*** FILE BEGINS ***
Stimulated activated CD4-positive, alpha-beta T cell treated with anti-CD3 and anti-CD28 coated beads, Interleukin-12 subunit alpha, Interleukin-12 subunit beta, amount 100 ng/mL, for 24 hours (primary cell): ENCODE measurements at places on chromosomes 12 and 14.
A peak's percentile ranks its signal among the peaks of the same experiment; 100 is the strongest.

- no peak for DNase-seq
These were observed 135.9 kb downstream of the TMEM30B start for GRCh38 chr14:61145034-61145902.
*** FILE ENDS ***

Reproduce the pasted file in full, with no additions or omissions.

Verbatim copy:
Stimulated activated CD4-positive, alpha-beta T cell treated with anti-CD3 and anti-CD28 coated beads, Interleukin-12 subunit alpha, Interleukin-12 subunit beta, amount 100 ng/mL, for 24 hours (primary cell): ENCODE measurements at places on chromosomes 12 and 14.
A peak's percentile ranks its signal among the peaks of the same experiment; 100 is the strongest.

- no peak for DNase-seq
These were observed 135.9 kb downstream of the TMEM30B start for GRCh38 chr14:61145034-61145902.